Once you’ve found the planet, you may notice that its small, 4″-wide disk is colored grayish-blue. The planet’s cloud tops typically show no detail, so it should appear uniform in color. Uranus is well known for its odd — and extreme — tilt, which is nearly 98° and essentially places the planet on its side. This means its ring system (unfortunately invisible in your scope) is also tilted, circling the planet face-on from our point of view.

Sunrise: 7:15 A.M.
Sunset: 4:36 P.M.
Moonrise: 4:30 P.M.
Moonset: 3:54 A.M.
Moon Phase: Waxing gibbous (90%)

Thursday December 16
Venus has become an unmistakable beacon in the evening sky, seated in northeastern Sagittarius and setting some two hours after the Sun. Nearby, just one constellation over in Capricornus, is Saturn, glowing a much more muted magnitude 0.6 to Venus’ spectacular magnitude –4.9. The two began the month 18° apart and have been creeping closer over the past two weeks. Tonight, they reach their closest approach, separated by 14°. Once you’ve found Venus, simply scan east on the sky, along the ecliptic, to find dimmer Saturn. Beyond it, now having passed into Aquarius, is Jupiter, now magnitude –2.2.

Take some time to enjoy these planets through a telescope. Venus is the smallest of the three but also the closest to Earth. It presents a disk that is just 15 percent illuminated but spans 50″ on the sky. Its phase will continue to diminish but its size grow for the rest of the month. Saturn, the farthest of the three and middling in physical size, appears 16″ wide, flanked by its fantastic rings, which stretch 35″ end to end. Now is the time to view this planet with a telescope, as it will continue sinking toward the horizon in the coming weeks. Finally, the largest planet in the solar system, Jupiter, appears 37″ across and is flanked by all four of its Galilean moons this evening. Europa lies alone to the planet’s east, while, stretching from closest to farthest, are Io, Ganymede, and Callisto to the west.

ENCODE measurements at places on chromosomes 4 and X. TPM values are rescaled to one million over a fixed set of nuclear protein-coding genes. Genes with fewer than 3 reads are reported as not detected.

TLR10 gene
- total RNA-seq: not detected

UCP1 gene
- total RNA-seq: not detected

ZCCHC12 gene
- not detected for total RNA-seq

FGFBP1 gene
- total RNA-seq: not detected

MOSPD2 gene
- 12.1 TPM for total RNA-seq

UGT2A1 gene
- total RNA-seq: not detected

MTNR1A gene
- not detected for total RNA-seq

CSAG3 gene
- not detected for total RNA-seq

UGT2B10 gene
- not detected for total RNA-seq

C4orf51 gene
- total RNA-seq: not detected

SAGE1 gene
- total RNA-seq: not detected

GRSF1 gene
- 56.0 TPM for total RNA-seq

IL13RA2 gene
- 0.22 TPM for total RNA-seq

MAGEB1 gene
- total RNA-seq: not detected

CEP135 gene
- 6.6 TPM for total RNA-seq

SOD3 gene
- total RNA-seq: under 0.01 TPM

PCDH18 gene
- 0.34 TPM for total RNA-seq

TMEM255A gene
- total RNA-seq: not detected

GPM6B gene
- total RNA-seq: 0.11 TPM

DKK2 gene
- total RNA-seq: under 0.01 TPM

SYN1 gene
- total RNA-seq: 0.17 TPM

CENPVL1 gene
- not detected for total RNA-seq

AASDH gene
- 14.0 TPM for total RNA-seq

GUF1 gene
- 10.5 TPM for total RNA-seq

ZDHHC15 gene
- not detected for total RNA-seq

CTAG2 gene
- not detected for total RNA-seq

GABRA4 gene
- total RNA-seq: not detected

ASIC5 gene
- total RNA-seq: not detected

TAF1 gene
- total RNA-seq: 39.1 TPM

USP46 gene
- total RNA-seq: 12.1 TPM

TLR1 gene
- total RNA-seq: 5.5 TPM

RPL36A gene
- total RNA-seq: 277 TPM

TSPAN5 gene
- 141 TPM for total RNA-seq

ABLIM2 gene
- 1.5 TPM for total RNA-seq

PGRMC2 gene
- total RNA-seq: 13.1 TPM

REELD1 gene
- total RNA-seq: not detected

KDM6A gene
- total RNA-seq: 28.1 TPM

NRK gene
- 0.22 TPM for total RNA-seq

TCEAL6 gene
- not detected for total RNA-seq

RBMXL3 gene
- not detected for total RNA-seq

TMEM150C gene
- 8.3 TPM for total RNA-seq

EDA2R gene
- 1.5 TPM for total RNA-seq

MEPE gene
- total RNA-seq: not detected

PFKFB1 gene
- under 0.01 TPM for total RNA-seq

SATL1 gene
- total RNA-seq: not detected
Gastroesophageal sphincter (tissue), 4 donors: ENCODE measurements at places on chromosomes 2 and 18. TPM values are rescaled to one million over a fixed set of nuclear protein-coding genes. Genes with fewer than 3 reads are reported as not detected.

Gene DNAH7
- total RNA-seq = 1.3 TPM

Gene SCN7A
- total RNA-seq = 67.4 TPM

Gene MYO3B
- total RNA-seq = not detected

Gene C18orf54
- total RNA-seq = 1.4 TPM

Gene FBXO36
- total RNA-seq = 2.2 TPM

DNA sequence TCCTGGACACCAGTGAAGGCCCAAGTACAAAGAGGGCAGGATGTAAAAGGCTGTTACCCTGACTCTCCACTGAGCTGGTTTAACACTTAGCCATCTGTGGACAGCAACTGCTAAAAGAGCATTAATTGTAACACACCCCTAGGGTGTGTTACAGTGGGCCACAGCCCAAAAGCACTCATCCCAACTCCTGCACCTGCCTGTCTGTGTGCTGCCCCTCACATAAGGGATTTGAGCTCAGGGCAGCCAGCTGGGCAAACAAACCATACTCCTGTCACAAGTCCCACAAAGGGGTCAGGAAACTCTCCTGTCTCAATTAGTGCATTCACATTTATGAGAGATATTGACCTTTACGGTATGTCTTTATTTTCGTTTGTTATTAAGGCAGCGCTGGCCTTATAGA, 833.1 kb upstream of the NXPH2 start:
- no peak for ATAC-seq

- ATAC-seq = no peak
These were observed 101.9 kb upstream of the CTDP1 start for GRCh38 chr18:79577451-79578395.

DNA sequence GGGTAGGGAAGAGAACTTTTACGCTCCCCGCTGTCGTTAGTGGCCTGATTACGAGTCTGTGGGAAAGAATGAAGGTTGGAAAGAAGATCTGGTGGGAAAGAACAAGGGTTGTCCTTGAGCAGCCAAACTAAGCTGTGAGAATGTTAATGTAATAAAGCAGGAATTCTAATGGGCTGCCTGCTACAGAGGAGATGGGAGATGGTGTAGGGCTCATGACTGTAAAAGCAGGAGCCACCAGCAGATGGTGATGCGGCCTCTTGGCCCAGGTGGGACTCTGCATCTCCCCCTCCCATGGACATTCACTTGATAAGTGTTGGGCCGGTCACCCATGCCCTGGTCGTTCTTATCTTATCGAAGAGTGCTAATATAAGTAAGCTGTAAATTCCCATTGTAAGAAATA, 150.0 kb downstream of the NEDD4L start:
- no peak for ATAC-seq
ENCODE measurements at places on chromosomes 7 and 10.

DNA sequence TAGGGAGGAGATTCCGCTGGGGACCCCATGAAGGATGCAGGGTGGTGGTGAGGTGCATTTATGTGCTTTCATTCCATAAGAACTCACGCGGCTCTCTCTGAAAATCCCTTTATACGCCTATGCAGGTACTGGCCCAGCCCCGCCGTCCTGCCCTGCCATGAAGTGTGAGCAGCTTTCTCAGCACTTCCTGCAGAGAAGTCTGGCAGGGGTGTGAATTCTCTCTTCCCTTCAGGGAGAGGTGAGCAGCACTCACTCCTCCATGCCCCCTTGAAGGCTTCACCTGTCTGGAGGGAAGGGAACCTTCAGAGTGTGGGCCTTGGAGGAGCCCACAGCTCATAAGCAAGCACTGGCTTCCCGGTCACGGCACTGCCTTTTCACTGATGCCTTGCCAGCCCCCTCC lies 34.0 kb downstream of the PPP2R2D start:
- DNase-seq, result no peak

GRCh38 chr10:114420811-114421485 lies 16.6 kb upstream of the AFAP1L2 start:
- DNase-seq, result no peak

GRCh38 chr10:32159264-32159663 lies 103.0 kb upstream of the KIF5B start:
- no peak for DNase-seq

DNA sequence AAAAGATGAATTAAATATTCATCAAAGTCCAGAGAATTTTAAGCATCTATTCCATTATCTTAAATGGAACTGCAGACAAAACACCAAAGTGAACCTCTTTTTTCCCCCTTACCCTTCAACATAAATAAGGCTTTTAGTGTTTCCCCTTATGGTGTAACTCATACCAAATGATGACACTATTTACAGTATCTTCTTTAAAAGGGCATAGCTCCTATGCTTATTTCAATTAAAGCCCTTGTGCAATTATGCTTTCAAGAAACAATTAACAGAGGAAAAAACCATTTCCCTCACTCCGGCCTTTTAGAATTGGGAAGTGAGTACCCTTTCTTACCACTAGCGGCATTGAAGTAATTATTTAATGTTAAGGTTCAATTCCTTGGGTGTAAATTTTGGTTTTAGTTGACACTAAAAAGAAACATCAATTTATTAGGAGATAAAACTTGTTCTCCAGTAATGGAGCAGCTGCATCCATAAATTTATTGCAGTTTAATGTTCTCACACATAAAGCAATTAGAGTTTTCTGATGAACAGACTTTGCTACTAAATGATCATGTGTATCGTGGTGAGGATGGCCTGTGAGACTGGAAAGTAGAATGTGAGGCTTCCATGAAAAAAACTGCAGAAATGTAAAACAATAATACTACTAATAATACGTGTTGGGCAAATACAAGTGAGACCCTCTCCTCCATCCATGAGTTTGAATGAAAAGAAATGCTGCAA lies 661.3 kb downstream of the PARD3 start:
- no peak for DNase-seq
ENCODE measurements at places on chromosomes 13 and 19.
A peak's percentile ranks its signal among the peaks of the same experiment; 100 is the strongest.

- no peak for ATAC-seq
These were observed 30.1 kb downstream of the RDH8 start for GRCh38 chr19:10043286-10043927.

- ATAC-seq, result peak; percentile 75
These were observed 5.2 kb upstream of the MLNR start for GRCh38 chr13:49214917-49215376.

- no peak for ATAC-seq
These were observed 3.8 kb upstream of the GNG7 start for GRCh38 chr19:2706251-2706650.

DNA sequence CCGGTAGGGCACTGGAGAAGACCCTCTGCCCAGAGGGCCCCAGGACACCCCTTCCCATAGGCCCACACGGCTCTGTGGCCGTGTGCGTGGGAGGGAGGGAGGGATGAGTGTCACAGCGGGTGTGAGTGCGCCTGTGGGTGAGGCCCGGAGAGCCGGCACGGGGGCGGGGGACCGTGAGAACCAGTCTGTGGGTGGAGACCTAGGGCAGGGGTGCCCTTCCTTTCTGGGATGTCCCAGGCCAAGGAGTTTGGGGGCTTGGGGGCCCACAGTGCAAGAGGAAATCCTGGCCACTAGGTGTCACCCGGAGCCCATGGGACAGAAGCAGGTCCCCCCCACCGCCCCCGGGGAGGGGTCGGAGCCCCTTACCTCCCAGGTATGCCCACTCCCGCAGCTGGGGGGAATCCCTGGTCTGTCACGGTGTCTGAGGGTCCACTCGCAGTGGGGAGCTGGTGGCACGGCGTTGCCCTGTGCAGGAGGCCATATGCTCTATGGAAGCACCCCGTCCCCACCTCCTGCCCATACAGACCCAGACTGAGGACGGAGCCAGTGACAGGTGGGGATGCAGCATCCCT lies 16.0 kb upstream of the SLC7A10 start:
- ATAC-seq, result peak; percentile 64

Sunrise: 7:16 A.M.
Sunset: 4:36 P.M.
Moonrise: 2:58 P.M.
Moonset: 4:55 A.M.
Moon Phase: Waxing gibbous (95%)

Venus meets Leonard

On December 17, Comet Leonard skims 5° below Venus in the evening sky.

Alison Klesman (via TheSkyX)

Friday, December 17
Let’s check back in tonight with both Comet C/2021 A1 (Leonard) and the planet Venus, which tonight float just 5° apart in the evening sky. Leonard now appears directly below the planet, sandwiched between it and the horizon. Depending on how much the comet has brightened, there’s a chance it may be just visible to the naked eye in the darkening sky. Begin looking southwest just after sunset, when Venus — still blazing at an unmissable magnitude –4.9 — is nearly 20° high. As the sky grows darker, look below the planet for Leonard’s faint, fuzzy outline.

If you can’t see it without optical aid, don’t worry. Binoculars will definitely net it, and then you can zoom in on the comet with a telescope once you’ve found it to see its coma and perhaps even a stubby tail. Because it is at the edge of naked-eye brightness, Leonard will show up best in photographs — and photographers will definitely want to record this stunning scene, with two bright solar system bodies in close proximity on the sky.

The Moon reaches apogee, the farthest point from Earth in its orbit, at 9:15 P.M. EST. At that time, it will sit 252,475 miles (406,319 km) from our planet.

Sunrise: 7:16 A.M.
Sunset: 4:36 P.M.
Moonrise: 3:32 P.M.
Moonset: 5:56 A.M.
Moon Phase: Waxing gibbous (98%)